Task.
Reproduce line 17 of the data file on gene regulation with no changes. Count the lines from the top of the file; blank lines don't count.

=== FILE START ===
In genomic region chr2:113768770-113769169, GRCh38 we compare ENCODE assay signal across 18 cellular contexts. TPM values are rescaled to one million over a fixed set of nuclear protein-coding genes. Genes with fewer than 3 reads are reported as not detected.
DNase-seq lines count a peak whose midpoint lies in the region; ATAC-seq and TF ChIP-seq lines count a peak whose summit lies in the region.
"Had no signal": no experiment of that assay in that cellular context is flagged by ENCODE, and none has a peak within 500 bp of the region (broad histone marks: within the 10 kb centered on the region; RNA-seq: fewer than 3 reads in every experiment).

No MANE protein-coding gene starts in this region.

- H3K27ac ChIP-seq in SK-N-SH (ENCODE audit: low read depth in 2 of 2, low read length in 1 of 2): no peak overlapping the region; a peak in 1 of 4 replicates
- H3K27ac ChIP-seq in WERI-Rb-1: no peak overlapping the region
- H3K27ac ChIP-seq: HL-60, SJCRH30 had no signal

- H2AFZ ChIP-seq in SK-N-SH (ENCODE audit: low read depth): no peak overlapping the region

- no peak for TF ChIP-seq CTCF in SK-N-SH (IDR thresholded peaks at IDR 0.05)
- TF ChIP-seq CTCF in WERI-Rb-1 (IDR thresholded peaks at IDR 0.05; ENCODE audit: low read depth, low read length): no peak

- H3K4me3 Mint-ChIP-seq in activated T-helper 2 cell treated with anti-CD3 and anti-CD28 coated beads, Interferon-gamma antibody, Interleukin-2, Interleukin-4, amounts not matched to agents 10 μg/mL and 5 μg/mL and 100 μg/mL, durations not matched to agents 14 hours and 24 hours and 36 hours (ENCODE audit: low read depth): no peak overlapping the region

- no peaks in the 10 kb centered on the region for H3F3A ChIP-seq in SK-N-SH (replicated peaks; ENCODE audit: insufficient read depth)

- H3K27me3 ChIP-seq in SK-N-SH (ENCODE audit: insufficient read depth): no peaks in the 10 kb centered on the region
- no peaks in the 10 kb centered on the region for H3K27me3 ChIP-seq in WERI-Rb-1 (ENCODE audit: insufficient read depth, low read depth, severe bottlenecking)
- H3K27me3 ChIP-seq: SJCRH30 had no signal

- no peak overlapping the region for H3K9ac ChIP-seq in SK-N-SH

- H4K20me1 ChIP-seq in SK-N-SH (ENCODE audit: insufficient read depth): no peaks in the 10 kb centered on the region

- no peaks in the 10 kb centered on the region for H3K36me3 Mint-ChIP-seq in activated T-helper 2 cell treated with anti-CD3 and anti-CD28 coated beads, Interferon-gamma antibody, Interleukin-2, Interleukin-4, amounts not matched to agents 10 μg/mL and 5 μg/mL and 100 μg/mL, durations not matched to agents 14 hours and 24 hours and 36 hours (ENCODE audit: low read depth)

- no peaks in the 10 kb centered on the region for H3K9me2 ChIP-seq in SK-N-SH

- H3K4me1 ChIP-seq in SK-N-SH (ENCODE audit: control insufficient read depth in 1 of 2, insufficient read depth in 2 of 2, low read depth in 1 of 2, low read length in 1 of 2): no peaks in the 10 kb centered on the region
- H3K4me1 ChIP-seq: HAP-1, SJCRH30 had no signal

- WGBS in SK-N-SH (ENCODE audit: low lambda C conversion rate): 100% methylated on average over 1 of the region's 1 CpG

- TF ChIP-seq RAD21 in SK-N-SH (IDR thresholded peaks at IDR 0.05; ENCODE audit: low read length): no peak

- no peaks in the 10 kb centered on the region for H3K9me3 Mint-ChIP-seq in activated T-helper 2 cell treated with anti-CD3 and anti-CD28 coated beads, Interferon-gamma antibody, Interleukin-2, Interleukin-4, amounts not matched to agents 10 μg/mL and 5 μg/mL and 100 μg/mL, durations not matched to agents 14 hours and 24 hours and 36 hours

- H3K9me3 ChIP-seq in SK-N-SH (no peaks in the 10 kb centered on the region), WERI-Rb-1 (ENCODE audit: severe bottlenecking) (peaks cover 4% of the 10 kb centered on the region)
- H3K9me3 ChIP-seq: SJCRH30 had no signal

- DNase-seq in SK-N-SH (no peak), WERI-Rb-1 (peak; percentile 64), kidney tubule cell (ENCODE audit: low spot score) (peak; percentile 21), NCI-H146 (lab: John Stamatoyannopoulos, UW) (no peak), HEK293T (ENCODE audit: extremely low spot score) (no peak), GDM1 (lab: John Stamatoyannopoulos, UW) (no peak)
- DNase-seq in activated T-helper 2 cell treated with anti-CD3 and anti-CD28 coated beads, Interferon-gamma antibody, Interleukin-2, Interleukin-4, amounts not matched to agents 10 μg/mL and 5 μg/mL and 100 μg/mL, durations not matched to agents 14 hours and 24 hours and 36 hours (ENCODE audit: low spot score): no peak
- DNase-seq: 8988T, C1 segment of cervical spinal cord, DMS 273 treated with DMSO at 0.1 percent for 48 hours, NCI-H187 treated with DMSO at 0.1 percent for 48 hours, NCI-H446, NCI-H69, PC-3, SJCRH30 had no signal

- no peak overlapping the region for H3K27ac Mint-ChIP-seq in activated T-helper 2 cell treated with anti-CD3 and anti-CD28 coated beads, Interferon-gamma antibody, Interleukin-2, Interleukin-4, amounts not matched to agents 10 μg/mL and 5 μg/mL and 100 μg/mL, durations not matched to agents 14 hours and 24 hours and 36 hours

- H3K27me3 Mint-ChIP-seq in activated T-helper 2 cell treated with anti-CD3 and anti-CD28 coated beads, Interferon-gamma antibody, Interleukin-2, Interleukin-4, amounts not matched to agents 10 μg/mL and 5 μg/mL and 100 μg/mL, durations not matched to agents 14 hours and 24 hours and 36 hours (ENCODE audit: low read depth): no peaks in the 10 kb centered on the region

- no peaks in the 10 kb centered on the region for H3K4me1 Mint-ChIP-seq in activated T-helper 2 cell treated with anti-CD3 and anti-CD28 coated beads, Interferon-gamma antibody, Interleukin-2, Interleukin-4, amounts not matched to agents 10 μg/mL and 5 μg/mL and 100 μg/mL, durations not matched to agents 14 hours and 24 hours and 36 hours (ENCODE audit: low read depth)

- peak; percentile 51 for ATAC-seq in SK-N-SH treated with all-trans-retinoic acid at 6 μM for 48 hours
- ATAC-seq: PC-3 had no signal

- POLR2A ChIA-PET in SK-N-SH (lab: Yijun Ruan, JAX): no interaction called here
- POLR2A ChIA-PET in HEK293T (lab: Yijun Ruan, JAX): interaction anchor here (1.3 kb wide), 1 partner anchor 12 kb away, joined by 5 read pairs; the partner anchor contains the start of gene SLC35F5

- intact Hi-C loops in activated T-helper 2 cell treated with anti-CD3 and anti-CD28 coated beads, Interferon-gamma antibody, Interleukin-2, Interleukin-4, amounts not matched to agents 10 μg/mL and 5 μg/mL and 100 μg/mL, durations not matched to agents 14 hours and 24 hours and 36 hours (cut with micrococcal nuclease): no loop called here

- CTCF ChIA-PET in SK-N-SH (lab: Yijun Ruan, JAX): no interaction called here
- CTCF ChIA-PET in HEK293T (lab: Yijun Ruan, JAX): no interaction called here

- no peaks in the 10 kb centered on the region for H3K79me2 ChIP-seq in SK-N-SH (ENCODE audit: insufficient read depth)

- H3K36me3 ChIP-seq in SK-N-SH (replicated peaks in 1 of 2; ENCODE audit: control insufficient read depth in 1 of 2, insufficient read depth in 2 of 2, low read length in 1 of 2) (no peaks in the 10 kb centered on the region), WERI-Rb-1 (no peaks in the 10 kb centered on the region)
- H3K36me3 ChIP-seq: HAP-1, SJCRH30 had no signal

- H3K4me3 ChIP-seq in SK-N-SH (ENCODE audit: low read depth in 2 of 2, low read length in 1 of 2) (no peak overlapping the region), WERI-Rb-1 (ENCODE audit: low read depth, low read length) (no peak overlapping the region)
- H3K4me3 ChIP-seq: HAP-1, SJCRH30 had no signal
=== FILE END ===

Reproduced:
- H4K20me1 ChIP-seq in SK-N-SH (ENCODE audit: insufficient read depth): no peaks in the 10 kb centered on the region